DISCUSSION:  Although there are insufficient on-site water credits to add a shower, the applicant has the ability to reposition fixtures within the home (e.g. remove a bathtub and install a shower) to achieve the desired result of having a shower available for the applicant’s father.  Granting a variance to allow the addition of a shower without requiring either an offset by water credits or water from the jurisdiction’s allocation would tend to defeat the purpose of District Rule 24, Table 2, Residential Fixture Unit Count, and Rule 25.5, Water Use Credits.


District Rule 24-A, Process, states “the addition of any fixture unit by a user shall be deemed an intensification of use requiring an expansion/extension permit, or an amended permit pursuant to these Rules and Regulations.”  The applicant contends that the addition of a shower will not increase the water use capacity of the home:  The applicant’s father would use an alternate existing bath without the addition of a shower.  The applicant makes this statement after mentioning findings made in Ordinance No. 98, the ordinance that allowed a second bathroom in a one bathroom house without debiting the jurisdiction’s allocation.  In adopting the second bathroom ordinance, the Board found that the addition of a second bath to an existing residence is primarily for the purpose of convenience.  Incidentally, property owners utilizing the second bathroom ordinance are restricted to a maximum of two bathrooms.  The addition of more than a second bathroom would not meet the criteria of being for convenience and would be associated with an increase in water use capacity as outlined in District Rule 24.  It should be noted that the property owner is adding a new bedroom, in addition to a bathroom, to provide living space for a person who currently does not reside in the home.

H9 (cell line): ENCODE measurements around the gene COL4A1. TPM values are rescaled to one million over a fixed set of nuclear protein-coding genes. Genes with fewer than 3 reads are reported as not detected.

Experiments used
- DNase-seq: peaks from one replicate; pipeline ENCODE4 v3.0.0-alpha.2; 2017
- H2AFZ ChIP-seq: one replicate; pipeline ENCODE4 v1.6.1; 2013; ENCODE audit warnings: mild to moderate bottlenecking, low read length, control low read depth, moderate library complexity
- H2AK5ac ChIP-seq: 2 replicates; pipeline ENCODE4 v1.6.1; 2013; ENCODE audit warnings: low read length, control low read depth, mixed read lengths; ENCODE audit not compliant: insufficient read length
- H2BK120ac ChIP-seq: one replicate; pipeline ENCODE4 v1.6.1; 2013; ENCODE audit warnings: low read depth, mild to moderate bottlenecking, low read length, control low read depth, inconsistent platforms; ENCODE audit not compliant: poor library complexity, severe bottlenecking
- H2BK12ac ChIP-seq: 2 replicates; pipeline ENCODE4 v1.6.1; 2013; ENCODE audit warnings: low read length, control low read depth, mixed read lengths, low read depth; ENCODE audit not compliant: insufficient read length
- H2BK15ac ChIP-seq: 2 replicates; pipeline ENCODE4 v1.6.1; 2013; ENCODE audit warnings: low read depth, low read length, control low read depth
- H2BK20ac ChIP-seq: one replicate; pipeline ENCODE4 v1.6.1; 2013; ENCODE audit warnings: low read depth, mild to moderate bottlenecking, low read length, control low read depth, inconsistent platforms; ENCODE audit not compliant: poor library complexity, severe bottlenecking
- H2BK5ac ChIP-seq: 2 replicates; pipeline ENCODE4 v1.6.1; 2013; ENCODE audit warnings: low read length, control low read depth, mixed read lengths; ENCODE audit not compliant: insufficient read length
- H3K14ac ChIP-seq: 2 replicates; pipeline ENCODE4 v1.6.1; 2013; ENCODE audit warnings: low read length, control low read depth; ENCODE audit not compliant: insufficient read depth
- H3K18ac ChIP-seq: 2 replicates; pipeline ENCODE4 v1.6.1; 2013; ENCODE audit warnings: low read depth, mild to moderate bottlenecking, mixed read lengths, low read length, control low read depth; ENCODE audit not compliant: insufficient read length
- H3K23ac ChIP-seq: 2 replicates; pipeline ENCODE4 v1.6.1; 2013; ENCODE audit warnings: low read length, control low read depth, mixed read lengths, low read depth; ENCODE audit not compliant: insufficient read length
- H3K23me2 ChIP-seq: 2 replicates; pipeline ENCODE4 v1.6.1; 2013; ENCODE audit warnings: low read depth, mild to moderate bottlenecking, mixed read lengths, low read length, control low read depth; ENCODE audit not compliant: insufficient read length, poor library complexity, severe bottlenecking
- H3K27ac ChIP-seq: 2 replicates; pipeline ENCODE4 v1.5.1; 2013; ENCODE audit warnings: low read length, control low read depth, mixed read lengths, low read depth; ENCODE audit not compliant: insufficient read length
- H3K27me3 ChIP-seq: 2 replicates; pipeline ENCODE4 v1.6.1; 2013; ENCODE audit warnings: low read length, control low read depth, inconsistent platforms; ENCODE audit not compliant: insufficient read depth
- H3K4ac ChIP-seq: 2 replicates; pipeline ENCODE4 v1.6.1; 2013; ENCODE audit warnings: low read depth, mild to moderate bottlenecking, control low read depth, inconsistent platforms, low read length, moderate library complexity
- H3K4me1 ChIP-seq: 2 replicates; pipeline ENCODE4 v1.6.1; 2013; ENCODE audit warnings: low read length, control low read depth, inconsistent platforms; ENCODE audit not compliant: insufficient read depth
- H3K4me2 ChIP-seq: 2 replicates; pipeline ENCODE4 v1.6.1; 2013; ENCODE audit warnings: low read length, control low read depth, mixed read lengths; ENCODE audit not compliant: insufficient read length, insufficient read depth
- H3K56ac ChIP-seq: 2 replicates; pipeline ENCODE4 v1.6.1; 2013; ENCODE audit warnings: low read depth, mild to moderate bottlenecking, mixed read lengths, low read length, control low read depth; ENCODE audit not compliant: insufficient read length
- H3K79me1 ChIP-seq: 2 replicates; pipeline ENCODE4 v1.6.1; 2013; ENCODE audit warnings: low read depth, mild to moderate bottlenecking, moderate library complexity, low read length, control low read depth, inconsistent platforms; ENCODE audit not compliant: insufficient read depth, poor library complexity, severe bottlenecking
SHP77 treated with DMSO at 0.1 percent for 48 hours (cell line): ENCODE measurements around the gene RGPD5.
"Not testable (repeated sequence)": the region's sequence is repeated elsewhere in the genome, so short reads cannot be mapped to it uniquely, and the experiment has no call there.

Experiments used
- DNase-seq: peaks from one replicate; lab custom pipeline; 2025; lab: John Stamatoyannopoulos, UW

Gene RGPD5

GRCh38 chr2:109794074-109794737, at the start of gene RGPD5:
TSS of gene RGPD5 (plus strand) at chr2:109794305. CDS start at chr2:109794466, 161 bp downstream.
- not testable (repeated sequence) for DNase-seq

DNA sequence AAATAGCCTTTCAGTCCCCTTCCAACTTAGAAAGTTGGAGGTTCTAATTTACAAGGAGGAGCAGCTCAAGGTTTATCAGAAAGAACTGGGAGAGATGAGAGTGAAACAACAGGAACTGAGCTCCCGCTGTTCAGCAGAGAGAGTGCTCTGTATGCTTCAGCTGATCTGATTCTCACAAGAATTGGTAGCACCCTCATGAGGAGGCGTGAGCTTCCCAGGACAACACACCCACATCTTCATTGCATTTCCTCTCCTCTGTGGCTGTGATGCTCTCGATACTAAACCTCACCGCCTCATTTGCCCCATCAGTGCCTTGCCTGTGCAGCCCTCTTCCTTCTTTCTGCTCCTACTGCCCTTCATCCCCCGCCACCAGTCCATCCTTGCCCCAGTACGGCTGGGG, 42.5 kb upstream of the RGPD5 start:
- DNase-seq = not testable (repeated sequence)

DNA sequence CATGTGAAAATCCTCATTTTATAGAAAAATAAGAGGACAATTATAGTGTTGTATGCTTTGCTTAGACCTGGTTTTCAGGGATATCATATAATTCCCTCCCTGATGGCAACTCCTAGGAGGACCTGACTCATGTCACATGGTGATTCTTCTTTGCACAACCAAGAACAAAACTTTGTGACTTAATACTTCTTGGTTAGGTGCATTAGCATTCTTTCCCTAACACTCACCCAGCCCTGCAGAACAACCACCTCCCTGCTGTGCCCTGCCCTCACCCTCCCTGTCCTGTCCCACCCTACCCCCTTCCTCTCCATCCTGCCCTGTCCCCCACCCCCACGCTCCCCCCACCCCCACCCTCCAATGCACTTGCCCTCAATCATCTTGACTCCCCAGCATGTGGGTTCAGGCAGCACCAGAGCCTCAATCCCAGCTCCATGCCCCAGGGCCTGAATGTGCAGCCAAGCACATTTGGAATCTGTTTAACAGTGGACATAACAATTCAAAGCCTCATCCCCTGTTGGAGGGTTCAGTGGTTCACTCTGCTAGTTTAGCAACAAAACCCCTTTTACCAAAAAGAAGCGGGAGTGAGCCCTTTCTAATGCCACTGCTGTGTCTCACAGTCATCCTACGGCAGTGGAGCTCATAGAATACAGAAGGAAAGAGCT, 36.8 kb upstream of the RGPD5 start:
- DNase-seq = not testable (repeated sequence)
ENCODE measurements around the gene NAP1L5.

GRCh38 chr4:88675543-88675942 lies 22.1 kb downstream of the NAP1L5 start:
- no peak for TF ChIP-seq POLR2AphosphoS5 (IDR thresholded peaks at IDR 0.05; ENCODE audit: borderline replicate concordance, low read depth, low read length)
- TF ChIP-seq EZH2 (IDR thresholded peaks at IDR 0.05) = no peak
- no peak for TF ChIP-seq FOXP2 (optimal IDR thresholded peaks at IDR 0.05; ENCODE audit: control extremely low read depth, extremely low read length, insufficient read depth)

Ms. Gramespacher contends it may be a hardship for the applicant’s elderly father to live in an upstairs addition that does not have same-floor access to a bathtub or shower.  However, the applicant has options to alleviate this situation, such as removing one of two existing bathtubs to install an upstairs shower, or by providing a bedroom for the elderly father in the existing level of the home, or by installing a residential lift to ease movement between different levels within the house.


District Rule 90 allows the Board to grant a variance from the standards set by District Rule 24 only upon finding (a) that special circumstances exist, and (b) that practical difficulties or unnecessary hardship will result from the strict interpretation and enforcement of the rule, and (c) that granting the variance will not tend to defeat the purpose of Rule 24.


If the variance request is granted, the Board can anticipate that many other applicants will request a variance from the fixture unit accounting methodology.  To date, previous requests of this type have not been granted.